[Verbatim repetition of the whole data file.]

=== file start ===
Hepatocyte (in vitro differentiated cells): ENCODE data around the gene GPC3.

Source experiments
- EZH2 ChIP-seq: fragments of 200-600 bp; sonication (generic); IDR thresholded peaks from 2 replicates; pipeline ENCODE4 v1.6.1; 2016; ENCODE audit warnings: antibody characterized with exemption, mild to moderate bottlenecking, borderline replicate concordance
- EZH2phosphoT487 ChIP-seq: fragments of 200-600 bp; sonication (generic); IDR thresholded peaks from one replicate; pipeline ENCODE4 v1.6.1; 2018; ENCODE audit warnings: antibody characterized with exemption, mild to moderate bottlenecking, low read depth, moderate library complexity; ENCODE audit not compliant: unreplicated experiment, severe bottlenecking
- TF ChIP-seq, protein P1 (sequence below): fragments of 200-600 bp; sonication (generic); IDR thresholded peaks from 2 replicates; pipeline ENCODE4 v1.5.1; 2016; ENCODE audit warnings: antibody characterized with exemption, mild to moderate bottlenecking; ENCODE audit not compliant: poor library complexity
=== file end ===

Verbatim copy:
Hepatocyte (in vitro differentiated cells): ENCODE data around the gene GPC3.

Source experiments
- EZH2 ChIP-seq: fragments of 200-600 bp; sonication (generic); IDR thresholded peaks from 2 replicates; pipeline ENCODE4 v1.6.1; 2016; ENCODE audit warnings: antibody characterized with exemption, mild to moderate bottlenecking, borderline replicate concordance
- EZH2phosphoT487 ChIP-seq: fragments of 200-600 bp; sonication (generic); IDR thresholded peaks from one replicate; pipeline ENCODE4 v1.6.1; 2018; ENCODE audit warnings: antibody characterized with exemption, mild to moderate bottlenecking, low read depth, moderate library complexity; ENCODE audit not compliant: unreplicated experiment, severe bottlenecking
- TF ChIP-seq, protein P1 (sequence below): fragments of 200-600 bp; sonication (generic); IDR thresholded peaks from 2 replicates; pipeline ENCODE4 v1.5.1; 2016; ENCODE audit warnings: antibody characterized with exemption, mild to moderate bottlenecking; ENCODE audit not compliant: poor library complexity